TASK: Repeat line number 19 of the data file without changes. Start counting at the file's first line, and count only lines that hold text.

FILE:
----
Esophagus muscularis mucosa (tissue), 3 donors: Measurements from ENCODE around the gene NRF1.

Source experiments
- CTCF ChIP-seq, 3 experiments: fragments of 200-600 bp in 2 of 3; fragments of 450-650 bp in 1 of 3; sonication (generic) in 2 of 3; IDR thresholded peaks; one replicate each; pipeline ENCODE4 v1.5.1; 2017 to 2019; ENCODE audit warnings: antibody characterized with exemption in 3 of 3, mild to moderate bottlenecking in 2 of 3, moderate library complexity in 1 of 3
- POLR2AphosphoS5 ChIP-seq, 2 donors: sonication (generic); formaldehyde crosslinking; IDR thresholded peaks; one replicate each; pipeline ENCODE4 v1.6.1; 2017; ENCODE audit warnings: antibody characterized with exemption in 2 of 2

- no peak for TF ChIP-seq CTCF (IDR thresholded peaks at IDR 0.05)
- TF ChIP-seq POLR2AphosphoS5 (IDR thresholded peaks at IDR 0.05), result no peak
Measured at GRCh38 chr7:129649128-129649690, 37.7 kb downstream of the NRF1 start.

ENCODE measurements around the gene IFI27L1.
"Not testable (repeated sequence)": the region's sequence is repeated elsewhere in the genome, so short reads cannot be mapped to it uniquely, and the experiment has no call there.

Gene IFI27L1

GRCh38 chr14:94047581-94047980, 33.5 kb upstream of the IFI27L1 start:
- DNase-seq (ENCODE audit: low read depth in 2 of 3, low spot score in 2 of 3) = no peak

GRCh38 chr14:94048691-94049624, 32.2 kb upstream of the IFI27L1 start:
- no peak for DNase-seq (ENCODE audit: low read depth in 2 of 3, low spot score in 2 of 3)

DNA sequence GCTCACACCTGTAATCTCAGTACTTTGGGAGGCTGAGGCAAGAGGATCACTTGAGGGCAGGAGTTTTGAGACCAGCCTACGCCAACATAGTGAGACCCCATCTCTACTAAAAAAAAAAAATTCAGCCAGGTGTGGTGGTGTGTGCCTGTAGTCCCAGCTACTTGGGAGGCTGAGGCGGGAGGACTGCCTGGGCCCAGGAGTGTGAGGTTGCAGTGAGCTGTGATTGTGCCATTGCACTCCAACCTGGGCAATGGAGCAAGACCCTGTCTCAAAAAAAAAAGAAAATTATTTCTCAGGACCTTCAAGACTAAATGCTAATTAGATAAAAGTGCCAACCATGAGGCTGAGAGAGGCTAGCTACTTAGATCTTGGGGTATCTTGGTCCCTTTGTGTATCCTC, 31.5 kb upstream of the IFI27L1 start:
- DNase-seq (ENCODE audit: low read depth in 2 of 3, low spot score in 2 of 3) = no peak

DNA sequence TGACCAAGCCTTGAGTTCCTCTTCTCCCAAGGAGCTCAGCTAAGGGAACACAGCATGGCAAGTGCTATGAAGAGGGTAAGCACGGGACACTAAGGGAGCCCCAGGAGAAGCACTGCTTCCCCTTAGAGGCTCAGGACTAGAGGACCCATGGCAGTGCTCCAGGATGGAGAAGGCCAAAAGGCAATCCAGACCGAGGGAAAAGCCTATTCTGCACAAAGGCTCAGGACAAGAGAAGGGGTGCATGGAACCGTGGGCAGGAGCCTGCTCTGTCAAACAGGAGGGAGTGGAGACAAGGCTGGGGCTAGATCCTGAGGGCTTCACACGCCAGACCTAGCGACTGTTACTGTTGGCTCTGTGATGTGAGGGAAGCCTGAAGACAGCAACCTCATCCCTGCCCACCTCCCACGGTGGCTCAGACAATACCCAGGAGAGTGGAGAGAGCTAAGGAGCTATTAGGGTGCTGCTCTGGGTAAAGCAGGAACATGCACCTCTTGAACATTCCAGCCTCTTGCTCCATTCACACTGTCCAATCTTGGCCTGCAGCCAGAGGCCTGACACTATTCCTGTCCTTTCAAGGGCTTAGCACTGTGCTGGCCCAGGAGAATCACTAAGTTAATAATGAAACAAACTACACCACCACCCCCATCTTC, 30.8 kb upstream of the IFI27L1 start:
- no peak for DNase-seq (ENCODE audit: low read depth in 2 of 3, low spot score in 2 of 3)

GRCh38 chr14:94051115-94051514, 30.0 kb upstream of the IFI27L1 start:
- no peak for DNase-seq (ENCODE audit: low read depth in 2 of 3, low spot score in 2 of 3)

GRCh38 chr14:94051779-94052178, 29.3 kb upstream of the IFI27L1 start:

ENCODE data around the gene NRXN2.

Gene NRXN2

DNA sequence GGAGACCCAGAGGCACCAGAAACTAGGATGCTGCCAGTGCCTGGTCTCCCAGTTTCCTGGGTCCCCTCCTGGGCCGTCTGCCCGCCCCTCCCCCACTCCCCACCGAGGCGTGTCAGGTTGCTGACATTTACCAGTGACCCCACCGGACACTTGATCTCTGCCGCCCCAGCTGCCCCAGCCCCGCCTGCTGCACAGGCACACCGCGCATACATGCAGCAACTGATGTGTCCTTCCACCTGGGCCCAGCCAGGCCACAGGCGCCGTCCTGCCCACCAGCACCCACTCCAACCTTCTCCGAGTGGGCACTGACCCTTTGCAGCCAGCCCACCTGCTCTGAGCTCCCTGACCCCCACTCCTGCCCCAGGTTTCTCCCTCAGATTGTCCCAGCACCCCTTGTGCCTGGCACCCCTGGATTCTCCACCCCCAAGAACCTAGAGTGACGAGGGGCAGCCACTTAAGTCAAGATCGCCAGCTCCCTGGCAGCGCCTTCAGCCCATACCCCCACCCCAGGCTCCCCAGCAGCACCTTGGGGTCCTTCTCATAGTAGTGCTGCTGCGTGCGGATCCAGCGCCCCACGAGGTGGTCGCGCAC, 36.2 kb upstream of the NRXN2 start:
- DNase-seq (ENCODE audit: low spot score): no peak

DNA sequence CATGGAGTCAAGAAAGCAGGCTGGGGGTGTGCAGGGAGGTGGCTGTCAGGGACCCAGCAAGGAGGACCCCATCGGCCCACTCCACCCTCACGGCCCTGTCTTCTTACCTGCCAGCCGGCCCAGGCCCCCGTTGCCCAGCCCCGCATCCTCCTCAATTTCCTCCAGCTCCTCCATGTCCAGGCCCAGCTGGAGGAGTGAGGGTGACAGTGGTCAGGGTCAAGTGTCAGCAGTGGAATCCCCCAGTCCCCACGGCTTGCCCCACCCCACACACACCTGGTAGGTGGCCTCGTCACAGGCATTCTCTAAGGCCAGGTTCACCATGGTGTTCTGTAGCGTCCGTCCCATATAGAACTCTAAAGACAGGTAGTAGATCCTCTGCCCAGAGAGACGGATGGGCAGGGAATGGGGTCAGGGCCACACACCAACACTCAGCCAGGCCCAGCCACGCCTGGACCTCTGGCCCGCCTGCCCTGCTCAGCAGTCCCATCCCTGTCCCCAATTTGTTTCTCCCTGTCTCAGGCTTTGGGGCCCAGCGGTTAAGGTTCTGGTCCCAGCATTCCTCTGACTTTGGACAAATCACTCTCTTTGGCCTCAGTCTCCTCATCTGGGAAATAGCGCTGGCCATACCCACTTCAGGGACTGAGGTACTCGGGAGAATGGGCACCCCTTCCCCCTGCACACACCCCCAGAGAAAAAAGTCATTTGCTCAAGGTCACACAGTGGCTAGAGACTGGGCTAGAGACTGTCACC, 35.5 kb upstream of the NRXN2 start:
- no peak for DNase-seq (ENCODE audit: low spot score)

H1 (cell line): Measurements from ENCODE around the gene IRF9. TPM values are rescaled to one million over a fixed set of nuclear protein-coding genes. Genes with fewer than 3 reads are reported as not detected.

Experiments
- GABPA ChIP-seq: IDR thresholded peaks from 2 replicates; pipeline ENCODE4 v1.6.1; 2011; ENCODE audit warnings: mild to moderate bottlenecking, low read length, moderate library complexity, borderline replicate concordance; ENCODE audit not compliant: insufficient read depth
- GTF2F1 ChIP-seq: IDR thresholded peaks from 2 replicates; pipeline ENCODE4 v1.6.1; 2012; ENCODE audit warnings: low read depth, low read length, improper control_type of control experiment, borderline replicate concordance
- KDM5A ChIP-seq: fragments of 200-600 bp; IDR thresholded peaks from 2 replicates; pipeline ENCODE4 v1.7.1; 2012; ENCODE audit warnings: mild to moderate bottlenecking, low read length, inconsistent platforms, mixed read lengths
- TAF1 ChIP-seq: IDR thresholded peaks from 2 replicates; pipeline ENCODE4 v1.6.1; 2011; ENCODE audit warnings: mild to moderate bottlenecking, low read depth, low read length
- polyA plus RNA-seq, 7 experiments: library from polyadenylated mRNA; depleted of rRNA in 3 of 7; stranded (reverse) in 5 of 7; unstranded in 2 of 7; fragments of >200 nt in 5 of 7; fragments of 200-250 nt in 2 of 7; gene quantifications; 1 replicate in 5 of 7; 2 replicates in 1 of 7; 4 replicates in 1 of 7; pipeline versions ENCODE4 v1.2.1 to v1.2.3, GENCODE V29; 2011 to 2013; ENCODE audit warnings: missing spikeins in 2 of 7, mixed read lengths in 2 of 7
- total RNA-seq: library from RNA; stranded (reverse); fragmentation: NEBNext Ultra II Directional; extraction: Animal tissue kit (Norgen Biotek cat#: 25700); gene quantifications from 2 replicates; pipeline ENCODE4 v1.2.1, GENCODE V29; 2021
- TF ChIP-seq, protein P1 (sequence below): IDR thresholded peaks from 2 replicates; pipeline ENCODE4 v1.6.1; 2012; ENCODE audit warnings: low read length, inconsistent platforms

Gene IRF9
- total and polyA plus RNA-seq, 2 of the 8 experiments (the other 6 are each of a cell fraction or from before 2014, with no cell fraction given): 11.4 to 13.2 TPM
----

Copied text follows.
GRCh38 chr14:94051115-94051514, 30.0 kb upstream of the IFI27L1 start: